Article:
Wednesday, July 4, 2007

Abraham's Well (Book #62)

Abraham's Well (Sharon Ewell Foster, 2006) was a departure from my usual reading choices on several levels, but I enjoyed it and will be looking for more of this author's works.

First of all, this is a Christian/inspirational novel, published by Bethany House. I went through a brief stage in college where inspirational fiction was just about the only thing I read. It's a long story, but I was very theologically and socially conservative for a few years there, and I thought it was important to keep my entertainment choices "pure" and "wholesome."

Needless to say, I've changed. And most of that inspirational fiction was TERRIBLE. Awkwardly written, preachy, cloying, and prone to making all the complex problems of life easily cured by a light application of Jesus. Abraham's Well isn't like that at all. I don't know if that's because inspirational fiction has improved since the early 90's or because this story and its author are rooted in the black church and the African-American experience. But this is a dark, gritty story with no easy answers, about a girl of black and Cherokee descent who walks the Trail of Tears with her master and mistress and struggles to keep her courage and identity under double persecution for both parts of her heritage. I think non-Christian readers might be put off by an extensive sermon section in the middle, but it's more about the audacity of hope (to borrow a phrase) than about trying to get any "heathen" readers who accidentally stumble across the book to repent.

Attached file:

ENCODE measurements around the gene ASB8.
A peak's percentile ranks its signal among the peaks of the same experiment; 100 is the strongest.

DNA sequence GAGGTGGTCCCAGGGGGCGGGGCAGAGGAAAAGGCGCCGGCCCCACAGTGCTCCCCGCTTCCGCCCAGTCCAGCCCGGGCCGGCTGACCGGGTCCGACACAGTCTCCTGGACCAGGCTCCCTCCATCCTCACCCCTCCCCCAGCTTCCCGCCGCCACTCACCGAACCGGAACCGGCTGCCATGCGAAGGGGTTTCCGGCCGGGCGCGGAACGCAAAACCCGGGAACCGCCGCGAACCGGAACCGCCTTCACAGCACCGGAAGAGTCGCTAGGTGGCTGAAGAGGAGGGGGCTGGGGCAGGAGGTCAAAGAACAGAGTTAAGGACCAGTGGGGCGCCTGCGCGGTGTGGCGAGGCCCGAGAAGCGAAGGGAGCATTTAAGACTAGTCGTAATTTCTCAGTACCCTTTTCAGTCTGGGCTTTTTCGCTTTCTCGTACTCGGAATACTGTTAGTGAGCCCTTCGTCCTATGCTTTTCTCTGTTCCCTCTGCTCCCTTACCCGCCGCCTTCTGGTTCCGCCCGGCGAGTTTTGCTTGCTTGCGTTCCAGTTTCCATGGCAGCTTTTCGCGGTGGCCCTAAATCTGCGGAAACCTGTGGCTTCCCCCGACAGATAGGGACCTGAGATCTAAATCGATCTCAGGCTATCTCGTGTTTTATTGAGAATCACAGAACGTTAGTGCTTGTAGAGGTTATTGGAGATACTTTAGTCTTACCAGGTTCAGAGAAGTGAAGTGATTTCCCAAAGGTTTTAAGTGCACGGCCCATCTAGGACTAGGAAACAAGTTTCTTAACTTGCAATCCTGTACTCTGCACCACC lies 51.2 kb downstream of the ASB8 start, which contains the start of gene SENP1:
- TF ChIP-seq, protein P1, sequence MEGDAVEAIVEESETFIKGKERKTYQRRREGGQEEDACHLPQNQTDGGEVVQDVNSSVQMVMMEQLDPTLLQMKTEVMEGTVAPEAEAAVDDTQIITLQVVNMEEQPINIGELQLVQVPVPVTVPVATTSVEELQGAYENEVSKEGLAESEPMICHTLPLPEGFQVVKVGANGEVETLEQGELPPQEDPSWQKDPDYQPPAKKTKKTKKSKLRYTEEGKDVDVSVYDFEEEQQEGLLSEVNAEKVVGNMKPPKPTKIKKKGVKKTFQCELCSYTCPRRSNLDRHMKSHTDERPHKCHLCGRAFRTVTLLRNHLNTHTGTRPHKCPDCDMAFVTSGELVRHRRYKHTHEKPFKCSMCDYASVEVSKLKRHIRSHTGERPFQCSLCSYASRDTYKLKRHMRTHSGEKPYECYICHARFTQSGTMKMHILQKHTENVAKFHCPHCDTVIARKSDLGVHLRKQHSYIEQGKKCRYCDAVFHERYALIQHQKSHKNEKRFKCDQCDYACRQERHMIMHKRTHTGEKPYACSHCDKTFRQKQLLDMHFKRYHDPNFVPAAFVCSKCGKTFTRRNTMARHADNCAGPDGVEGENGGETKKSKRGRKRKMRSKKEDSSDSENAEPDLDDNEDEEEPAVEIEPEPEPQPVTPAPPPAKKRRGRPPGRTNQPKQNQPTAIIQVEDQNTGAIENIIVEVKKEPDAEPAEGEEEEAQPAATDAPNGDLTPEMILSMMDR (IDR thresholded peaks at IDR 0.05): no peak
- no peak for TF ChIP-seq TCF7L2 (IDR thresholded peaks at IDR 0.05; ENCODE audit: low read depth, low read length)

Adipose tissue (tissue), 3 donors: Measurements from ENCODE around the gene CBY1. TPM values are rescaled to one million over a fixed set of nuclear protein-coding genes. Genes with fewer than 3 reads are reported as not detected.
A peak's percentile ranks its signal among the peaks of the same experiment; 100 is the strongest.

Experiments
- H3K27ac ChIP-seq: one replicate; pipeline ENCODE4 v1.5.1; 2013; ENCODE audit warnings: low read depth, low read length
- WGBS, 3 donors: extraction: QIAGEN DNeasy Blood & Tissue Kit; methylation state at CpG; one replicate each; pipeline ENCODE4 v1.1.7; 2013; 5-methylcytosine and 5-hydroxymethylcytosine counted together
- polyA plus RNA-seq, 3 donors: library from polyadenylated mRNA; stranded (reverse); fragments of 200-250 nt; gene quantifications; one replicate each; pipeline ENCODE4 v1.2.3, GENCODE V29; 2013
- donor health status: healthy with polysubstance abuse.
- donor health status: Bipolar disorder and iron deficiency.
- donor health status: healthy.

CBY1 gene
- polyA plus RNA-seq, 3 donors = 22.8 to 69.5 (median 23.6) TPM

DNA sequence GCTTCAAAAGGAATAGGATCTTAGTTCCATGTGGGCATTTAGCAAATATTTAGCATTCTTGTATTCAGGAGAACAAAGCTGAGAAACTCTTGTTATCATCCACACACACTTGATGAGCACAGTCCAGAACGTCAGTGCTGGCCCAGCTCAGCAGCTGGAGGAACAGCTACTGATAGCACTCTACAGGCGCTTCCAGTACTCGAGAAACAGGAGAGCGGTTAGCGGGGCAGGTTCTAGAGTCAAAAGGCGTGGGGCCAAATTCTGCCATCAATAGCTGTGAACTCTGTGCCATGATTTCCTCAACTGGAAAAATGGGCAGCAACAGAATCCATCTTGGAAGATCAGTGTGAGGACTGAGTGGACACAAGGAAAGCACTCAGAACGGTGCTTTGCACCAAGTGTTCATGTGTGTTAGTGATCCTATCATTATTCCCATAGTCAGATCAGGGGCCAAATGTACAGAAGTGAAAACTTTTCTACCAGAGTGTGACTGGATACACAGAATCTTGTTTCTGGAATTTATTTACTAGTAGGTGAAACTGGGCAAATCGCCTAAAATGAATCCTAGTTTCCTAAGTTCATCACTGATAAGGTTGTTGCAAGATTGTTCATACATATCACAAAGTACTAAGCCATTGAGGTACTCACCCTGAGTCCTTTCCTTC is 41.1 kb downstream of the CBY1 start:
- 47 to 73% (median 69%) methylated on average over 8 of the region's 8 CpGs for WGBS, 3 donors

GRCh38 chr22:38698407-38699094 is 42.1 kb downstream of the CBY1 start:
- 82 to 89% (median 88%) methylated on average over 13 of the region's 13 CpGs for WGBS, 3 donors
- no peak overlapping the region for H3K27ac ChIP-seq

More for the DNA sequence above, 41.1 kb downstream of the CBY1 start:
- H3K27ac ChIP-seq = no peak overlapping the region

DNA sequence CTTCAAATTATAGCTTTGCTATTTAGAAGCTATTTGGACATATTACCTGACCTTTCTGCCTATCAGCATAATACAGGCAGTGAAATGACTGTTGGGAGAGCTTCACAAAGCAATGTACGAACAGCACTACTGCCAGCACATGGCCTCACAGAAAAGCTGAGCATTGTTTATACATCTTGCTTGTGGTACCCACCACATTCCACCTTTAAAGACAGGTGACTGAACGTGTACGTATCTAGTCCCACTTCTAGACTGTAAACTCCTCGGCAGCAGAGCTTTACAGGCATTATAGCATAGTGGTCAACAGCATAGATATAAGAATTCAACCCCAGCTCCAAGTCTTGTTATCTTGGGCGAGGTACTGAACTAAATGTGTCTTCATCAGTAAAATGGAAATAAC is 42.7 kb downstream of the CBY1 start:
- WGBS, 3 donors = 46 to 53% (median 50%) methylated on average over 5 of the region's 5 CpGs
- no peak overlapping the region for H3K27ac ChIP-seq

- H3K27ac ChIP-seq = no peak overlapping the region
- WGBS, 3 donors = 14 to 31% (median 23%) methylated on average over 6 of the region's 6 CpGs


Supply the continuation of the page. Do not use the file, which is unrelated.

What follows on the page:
The other thing different about this book is that it's closer in structure to literary fiction than to the genre novels I usually read. As such, it's not linear and structured, with a tight narrative arc building to a cathartic resolution. It may be a common taste, but I like that structure and catharsis. Still, this was a good read, a refreshing departure.

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